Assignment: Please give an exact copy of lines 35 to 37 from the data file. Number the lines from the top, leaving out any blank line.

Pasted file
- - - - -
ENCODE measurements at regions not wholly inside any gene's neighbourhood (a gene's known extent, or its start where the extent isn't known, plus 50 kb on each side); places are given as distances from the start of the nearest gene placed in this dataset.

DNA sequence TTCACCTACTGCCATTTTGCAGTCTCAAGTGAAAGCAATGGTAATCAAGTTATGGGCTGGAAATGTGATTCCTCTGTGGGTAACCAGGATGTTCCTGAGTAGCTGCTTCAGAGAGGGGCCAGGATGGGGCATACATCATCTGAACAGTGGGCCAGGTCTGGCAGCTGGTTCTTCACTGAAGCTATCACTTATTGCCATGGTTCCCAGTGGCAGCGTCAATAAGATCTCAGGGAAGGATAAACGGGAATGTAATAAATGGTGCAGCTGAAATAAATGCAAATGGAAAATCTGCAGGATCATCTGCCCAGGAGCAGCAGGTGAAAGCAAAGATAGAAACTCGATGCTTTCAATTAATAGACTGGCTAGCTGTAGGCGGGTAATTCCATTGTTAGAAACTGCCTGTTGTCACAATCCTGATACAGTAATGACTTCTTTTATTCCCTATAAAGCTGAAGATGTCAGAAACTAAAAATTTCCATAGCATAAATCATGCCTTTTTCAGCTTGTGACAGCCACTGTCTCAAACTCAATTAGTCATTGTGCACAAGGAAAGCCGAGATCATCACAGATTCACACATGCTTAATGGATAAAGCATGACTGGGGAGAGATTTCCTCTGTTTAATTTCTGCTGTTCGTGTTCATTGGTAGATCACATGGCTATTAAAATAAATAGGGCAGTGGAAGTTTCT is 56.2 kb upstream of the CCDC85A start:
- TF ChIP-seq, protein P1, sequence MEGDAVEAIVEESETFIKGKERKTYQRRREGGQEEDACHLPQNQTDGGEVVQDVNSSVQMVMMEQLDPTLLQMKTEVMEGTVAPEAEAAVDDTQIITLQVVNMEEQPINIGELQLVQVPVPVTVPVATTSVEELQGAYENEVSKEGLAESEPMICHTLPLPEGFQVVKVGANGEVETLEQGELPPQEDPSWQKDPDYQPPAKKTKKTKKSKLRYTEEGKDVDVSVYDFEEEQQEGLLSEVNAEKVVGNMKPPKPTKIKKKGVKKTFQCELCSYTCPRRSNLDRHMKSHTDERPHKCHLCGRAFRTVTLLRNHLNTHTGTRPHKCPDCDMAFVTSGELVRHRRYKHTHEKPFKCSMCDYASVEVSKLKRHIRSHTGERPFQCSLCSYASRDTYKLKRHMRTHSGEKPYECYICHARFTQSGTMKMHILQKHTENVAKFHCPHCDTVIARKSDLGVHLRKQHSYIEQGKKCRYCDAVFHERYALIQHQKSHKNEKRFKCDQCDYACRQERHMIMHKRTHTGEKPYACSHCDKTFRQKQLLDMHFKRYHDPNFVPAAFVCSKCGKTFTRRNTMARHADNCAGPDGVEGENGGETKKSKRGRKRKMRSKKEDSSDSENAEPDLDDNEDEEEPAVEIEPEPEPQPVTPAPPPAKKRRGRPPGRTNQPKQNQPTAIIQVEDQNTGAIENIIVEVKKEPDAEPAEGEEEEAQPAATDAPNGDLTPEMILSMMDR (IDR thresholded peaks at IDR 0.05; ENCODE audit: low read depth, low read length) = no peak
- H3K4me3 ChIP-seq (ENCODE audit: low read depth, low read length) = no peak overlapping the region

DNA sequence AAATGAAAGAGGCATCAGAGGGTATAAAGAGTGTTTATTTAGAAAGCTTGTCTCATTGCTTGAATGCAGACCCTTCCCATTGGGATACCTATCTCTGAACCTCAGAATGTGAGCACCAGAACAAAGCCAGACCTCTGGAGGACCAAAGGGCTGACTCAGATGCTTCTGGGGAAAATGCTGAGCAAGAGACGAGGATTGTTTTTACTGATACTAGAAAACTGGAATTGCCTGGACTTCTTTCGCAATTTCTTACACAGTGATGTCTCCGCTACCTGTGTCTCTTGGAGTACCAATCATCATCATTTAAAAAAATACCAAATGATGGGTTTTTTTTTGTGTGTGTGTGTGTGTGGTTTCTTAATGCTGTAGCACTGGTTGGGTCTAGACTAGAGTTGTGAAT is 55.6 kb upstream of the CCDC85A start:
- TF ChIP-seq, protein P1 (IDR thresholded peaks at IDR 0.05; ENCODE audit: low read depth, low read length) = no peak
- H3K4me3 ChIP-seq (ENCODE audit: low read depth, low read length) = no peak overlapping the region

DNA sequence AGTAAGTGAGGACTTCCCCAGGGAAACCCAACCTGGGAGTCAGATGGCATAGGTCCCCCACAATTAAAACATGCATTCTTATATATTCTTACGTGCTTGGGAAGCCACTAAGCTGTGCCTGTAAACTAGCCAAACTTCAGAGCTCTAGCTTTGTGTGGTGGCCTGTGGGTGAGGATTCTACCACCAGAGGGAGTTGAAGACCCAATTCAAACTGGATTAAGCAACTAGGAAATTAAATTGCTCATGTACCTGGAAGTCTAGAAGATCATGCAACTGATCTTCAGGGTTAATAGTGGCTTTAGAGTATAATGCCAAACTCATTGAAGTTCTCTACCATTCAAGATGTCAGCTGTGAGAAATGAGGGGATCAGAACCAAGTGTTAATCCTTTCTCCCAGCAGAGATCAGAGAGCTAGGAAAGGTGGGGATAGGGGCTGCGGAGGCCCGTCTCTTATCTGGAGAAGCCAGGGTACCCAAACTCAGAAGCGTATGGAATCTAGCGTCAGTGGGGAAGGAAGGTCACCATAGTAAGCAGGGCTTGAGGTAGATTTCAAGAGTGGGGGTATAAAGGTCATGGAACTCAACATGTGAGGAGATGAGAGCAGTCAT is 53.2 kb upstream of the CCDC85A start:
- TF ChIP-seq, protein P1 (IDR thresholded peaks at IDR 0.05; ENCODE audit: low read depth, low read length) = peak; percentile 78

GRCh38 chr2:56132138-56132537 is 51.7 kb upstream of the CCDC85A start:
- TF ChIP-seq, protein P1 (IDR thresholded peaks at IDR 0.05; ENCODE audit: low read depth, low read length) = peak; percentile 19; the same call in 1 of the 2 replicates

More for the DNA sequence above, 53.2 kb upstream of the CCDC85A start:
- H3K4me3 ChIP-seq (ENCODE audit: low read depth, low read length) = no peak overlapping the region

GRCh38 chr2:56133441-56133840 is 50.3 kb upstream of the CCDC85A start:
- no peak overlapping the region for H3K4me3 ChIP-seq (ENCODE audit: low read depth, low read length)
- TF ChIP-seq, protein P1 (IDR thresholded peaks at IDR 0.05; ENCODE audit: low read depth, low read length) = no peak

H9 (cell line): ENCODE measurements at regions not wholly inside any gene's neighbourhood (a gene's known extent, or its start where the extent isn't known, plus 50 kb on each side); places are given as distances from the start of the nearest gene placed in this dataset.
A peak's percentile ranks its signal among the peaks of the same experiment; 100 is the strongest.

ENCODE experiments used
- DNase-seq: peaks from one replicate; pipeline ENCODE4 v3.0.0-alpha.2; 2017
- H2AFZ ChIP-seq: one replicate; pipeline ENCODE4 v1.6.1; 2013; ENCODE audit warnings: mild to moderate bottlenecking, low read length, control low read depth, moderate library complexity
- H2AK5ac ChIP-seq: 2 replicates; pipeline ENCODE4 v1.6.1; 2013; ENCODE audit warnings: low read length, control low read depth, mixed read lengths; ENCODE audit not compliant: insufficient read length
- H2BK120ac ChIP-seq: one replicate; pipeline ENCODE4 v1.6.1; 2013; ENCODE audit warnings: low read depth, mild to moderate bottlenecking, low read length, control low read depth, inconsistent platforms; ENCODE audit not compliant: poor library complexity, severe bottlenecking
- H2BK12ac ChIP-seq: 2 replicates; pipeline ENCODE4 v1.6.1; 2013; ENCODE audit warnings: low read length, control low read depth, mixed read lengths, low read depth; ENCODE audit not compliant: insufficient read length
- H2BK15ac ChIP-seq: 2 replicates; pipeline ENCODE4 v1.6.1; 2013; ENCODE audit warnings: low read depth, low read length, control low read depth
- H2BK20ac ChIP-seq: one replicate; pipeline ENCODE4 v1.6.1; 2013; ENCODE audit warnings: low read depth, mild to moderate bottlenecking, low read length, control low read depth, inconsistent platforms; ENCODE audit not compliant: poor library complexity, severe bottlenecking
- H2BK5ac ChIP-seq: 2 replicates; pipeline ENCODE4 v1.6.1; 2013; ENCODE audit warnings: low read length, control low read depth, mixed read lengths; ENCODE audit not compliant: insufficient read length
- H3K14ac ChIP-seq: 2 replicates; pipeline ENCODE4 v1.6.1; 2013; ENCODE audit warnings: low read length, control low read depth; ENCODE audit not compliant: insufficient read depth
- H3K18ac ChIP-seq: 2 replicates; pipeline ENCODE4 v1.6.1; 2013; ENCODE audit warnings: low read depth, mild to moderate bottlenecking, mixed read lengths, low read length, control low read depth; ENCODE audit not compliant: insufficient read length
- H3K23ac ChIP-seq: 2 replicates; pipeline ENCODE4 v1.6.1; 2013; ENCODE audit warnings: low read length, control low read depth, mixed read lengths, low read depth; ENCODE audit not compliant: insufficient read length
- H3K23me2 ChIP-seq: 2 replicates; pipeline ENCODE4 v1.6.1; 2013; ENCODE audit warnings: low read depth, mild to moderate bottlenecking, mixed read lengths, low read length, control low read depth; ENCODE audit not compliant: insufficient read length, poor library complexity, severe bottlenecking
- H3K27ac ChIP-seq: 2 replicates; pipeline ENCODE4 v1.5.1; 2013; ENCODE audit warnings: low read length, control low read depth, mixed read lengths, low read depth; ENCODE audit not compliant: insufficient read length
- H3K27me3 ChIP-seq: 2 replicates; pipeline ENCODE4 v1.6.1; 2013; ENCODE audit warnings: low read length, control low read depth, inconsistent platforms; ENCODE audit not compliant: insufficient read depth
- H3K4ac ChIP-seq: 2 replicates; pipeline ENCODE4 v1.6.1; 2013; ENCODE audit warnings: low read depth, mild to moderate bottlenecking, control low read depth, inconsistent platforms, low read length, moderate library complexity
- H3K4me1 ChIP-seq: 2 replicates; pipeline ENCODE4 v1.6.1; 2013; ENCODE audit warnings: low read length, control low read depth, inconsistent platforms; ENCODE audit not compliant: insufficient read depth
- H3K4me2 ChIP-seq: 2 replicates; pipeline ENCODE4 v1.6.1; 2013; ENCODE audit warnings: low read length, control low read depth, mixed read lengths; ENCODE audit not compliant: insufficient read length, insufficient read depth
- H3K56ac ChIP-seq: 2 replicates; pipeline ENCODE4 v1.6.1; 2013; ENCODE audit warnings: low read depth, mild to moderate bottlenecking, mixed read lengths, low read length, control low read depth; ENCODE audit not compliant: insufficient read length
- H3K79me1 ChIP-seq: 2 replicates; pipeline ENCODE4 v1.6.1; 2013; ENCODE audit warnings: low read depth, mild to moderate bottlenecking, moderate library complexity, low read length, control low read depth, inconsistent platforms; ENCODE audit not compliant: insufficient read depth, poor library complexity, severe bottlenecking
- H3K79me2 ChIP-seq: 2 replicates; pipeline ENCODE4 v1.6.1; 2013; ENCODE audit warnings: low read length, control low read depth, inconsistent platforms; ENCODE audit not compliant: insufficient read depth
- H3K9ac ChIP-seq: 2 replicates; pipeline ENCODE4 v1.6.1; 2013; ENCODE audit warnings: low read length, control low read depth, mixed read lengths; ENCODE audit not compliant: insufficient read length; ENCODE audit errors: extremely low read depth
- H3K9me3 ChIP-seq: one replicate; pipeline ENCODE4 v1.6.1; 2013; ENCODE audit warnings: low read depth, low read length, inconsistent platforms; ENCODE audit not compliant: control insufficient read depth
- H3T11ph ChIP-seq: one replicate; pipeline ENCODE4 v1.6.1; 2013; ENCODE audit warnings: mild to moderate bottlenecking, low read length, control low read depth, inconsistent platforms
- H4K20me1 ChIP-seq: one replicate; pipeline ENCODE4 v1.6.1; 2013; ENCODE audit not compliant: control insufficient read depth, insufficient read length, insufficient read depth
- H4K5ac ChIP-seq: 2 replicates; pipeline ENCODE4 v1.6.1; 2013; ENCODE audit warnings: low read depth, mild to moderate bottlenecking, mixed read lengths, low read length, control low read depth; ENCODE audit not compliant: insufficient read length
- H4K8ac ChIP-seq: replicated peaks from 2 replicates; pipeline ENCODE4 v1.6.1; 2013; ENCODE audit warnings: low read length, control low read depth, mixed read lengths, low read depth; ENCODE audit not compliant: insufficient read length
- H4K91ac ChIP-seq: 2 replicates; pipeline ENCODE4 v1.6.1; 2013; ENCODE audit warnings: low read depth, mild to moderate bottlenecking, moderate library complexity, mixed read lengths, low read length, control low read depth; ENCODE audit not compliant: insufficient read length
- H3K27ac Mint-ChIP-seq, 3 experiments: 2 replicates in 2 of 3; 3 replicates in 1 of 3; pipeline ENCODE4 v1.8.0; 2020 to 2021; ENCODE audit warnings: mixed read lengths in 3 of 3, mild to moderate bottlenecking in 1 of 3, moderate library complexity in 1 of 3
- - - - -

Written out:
- H3K4me1 ChIP-seq: 2 replicates; pipeline ENCODE4 v1.6.1; 2013; ENCODE audit warnings: low read length, control low read depth, inconsistent platforms; ENCODE audit not compliant: insufficient read depth
- H3K4me2 ChIP-seq: 2 replicates; pipeline ENCODE4 v1.6.1; 2013; ENCODE audit warnings: low read length, control low read depth, mixed read lengths; ENCODE audit not compliant: insufficient read length, insufficient read depth
- H3K56ac ChIP-seq: 2 replicates; pipeline ENCODE4 v1.6.1; 2013; ENCODE audit warnings: low read depth, mild to moderate bottlenecking, mixed read lengths, low read length, control low read depth; ENCODE audit not compliant: insufficient read length